Tuesday, October 24, 2006

Roll your own Google

I saw this post today at one of my favorite blogs, Inter Alia, noting that Google has finally given us the ability to create our own customized search engines with a product called Google Co-Op (not a very good name, I don't think). So, I've decided to give it a whirl.

Although Lexis and Westlaw are great, they cost your client money. Sometimes, you just want to do a quick search of free published case law that most courts now post on their web sites. In the past, there was no practical way to search multiple court web sites at one time. You either used Google and came up with one bazillion hits, or you went to multiple court web sites and plugged in the same search terms to each. Neither are very efficient. Enter Google Co-Op.

On the sidebar of my weblog, I have added a custom search window that searches state and federal case opinions within the Fourth Circuit. It covers the following sites:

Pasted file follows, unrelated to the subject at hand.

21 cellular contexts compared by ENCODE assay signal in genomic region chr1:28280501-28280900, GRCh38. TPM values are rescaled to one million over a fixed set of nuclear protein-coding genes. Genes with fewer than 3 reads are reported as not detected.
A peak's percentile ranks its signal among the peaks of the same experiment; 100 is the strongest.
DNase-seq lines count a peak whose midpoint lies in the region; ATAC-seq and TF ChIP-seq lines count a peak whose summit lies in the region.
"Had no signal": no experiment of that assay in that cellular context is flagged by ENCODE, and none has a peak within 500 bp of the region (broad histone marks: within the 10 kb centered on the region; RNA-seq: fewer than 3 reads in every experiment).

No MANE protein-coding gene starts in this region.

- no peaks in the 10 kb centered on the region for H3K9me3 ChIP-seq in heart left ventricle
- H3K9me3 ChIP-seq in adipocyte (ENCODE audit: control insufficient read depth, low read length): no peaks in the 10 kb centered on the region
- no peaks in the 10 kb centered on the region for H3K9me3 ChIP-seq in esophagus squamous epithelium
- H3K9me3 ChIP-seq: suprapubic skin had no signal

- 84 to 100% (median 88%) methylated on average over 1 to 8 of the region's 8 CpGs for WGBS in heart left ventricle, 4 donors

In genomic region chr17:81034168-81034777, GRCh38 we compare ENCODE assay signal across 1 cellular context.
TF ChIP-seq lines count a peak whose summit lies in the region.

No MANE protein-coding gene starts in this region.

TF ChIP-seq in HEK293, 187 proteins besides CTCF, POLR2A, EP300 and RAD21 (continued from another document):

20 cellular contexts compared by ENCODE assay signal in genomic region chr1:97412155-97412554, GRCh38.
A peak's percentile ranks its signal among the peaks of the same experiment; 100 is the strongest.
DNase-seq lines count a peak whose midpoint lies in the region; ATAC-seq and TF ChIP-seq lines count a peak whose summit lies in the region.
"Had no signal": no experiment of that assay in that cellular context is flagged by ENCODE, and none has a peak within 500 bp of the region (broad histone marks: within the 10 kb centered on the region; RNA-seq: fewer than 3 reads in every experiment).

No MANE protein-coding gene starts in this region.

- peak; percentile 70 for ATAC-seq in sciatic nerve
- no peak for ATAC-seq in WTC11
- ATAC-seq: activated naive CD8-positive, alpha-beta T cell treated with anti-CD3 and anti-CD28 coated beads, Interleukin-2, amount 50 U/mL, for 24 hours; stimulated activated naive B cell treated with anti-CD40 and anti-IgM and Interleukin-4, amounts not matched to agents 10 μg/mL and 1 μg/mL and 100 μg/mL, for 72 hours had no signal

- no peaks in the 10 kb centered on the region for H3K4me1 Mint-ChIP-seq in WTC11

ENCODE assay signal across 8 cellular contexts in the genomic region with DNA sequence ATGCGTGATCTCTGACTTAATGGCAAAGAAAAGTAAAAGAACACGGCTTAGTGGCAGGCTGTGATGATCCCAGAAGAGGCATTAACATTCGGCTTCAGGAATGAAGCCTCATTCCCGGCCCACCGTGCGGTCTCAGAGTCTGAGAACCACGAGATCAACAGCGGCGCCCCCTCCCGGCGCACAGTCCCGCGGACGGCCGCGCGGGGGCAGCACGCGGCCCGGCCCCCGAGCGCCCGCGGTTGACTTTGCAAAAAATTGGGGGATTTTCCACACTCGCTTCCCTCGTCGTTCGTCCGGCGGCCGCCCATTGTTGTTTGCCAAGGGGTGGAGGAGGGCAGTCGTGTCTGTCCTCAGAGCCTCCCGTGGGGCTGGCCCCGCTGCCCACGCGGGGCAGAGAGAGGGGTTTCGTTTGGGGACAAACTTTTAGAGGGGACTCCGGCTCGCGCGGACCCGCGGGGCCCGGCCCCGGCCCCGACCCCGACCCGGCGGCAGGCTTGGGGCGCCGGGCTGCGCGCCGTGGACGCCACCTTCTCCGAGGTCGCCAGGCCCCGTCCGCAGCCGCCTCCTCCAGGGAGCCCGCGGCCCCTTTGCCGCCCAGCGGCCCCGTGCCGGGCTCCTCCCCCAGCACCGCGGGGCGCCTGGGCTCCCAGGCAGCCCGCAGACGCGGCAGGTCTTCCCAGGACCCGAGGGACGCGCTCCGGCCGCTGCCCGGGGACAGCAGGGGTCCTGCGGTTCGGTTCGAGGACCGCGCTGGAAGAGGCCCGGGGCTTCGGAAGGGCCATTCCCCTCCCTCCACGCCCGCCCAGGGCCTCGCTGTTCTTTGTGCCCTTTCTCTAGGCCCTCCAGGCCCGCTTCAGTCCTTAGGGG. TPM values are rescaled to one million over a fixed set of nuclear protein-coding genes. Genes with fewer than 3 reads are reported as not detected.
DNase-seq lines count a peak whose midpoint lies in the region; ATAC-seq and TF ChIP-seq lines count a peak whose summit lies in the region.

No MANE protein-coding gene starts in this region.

Fourth Circuit
http://pacer.ca4.uscourts.gov

Maryland
Federal Cases www.mdd.uscourts.gov
State Cases www.courts.state.md.us/opinions

North Carolina
State Cases www.aoc.state.nc.us/www/public/sc/opinions http://www.aoc.state.nc.us/www/public/coa/opinions

South Carolina
State Cases www.judicial.state.sc.us

Virginia
Federal Cases www.vawd.uscourts.gov
State Cases http://www.courts.state.va.us/

West Virginia
Federal Cases www.wvsd.uscourts.gov www.wvnd.uscourts.gov
State Cases www.state.wv.us/wvsca/docs

A number of district courts do not publish opinions on their web sites, so I could not find a way to include their cases.

A nice feature of Google Co-op is that once you enter your search terms, you can refine the search by certain pre-assigned labels. For instance, I have added labels for "Federal" and "State" cases, and also for specific states. So, for instance, if you want to search for cases involving Title VII, you can enter "Title VII" as your search term. Then, you can refine the search by clicking on the "West Virginia" refinement link above the results, and narrow the hit list to only those cases from the West Virginia federal and state court web sites.